19 June 2006

Social Relationships

We can find meaning in George Berg’s glassmaking and chemistry project by looking to eighteenth-century concerns that combined social or public interest in the idea of “improvement” with concepts of personal enlightenment. Employing an interpretation such as this, we can add Berg to a long list of others known through their inventions and improvements, through letters to journals or newspapers, and through submissions for awards of patents or other gratuities. Attributing Berg’s endeavor to his desire to advance social and personal fortunes creates a precise position for Berg as a curious and dedicated amateur heeding the call to advance public life through a combination of intellectual and practical activities. Clubs and coffeehouse societies dedicated to investigation and recognition of useful information are well known as a feature of eighteenth-century social life, especially in London. Of these groups, the Society for the encouragement of Arts, Manufactures and Commerce (the Society of Arts) was a leader in the dissemination of the paired concepts that the arts and sciences could be improved by anyone, and that the improved results should be available for all. Berg was a member of the Society of Arts, so it is reasonable to consider his connections to this organization as a way to understand some of the broader contexts of his project. It is all the more important because there is no evidence Berg submitted his formulas for recognition. Therefore, a closer examination of this relationship offers insight into the more subtle ways that the Society of Arts encouraged useful invention and the concept of improvement.

7 Comments:

At 27 June, 2006, Anonymous Susan Bennett said...

Sarah

Have noticed that Samuel More proposed a Colebron Hancock in May 1769. He is identified as a glass manufacturer in Cockspur Street. Maybe part of Berg's circle through this connection.

Susan

 
At 27 June, 2006, Blogger Sarah Lowengard said...

Interesting possibility. Hancock's name first appears in the Experiment Book on some undated papers tucked into the 2nd notebook (ca. 1762-1766). The notes, and some later ones, concern gilding on glass, how to stain glass a yellow color using silver leaf (not unusual), and the different results of sand and lead in the fritt. However, Berg transcribes comments from More on several of the same papers: Perhaps the three men met to discuss glassmaking?

If Berg, More and Hancock met to discuss glassmaking, it is possible, given the date of Notebook 2, that this began before either Berg or Hancock had joined the SoA. But . . . it's after More had won his prizes.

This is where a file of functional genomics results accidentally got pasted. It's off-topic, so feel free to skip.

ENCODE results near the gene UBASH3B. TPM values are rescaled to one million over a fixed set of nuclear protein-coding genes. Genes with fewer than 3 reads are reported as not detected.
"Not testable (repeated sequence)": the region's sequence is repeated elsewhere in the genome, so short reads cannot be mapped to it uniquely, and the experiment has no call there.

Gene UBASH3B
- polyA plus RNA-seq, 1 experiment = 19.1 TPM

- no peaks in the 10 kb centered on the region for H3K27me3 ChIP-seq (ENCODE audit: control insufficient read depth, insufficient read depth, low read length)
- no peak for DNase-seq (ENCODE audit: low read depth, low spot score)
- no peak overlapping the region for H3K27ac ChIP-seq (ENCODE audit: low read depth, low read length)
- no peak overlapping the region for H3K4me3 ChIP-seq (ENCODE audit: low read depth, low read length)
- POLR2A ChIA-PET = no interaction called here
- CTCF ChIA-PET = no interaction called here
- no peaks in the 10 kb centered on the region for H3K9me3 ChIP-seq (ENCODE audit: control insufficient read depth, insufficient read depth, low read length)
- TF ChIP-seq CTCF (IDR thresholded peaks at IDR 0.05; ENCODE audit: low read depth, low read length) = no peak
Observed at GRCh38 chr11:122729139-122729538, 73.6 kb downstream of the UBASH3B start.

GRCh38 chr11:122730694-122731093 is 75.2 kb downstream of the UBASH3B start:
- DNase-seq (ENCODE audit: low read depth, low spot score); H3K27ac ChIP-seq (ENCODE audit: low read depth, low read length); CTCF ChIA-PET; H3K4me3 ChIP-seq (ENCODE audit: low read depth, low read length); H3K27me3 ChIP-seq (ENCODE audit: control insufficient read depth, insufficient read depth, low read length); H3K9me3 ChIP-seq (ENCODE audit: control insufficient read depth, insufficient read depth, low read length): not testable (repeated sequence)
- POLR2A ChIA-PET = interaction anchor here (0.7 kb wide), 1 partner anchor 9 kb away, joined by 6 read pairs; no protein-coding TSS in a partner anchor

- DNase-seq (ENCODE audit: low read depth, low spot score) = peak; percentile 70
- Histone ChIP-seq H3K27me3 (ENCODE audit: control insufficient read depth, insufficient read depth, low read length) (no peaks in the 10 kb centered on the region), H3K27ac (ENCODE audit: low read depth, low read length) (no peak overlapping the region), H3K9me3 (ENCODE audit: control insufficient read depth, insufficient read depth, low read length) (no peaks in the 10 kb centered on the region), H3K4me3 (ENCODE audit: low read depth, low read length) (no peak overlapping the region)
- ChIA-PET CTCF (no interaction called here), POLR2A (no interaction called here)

At 07 July, 2006, Blogger David Williams-Thomas said...

Here is an extract from Josiah Wedgwoods history from the BBC website. Is there any evidence from Wedgwoods papers that he might have had contact with Berg? They were both involved in the RSA at around the same time and in a similar area of technology. Is this an area for investigation?

"Wedgwood experimented with barium sulphate (caulk), and from it produced jasper, in 1773. Jasper ware, which is used for a whole host of ornaments, blends metallic oxides, often blue, with separately moulded reliefs, generally white. Some such reliefs were designed for Wedgwood by John Flaxman. Other wares included black basaltes, frequently enhanced by 'encaustic' colours like red, to imitate Greek vases.

Wedgwood was elected a Royal Society Fellow in 1783, primarily for inventing the pyrometer to measure oven temperatures. He took a keen interest, too, in efficient factory organisation, and in improving the transport of raw materials and finished wares by canals, such as the Grand Trunk Canal, and by road.

When Wedgwood died he left a £500,000 fortune, a thriving business, and a daughter, Susannah, mother of Charles Darwin."
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At 09 July, 2006, Blogger Sarah Lowengard said...

This comment has been removed by a blog administrator.

 
At 09 July, 2006, Blogger Sarah Lowengard said...

Wedgwood and Berg
I don't recall seeing anything about Wedgwood in Berg's notebooks, or about Berg in Wedgwood's. I am much much less familiar with the latter, however.

Can anyone else contribute information--or other references--to this suggestion that Wedgwood might have shared Berg's interests, and about the possibility that these two men knew each other?

 
At 31 July, 2006, Anonymous Anonymous said...

I think you have checked that Berg was not a member of any Livery Company, or Guild. I know he was not a Glasseller, but the records at the Guildhall would tell us whether he was a member of any other one.

David Williams-Thomas

 
At 31 July, 2006, Blogger Sarah Lowengard said...

George Berg in Livery Companies
Hi David

All indications point to Berg's status as an amateur of chemistry, glassmaking, and enameling.

I looked through the Goldsmith's Company records when I was trying to find more information about Richard Dovey and Edmund/Edward Carter.

The only relevant mention I've found of a Berg who might have been affiliated with Goldsmith's comes from Ambrose Heal's Signboards of Old London Shops (1947). Heal mentions Charles Berg & Samuel Grant, jewellers at the Ring & Pearl, against Cecil St., in the Strand. George Berg did have a brother named Charles but I haven't been able to locate further information about this Charles Berg and Charles's name does not appear in the manuscript.

 

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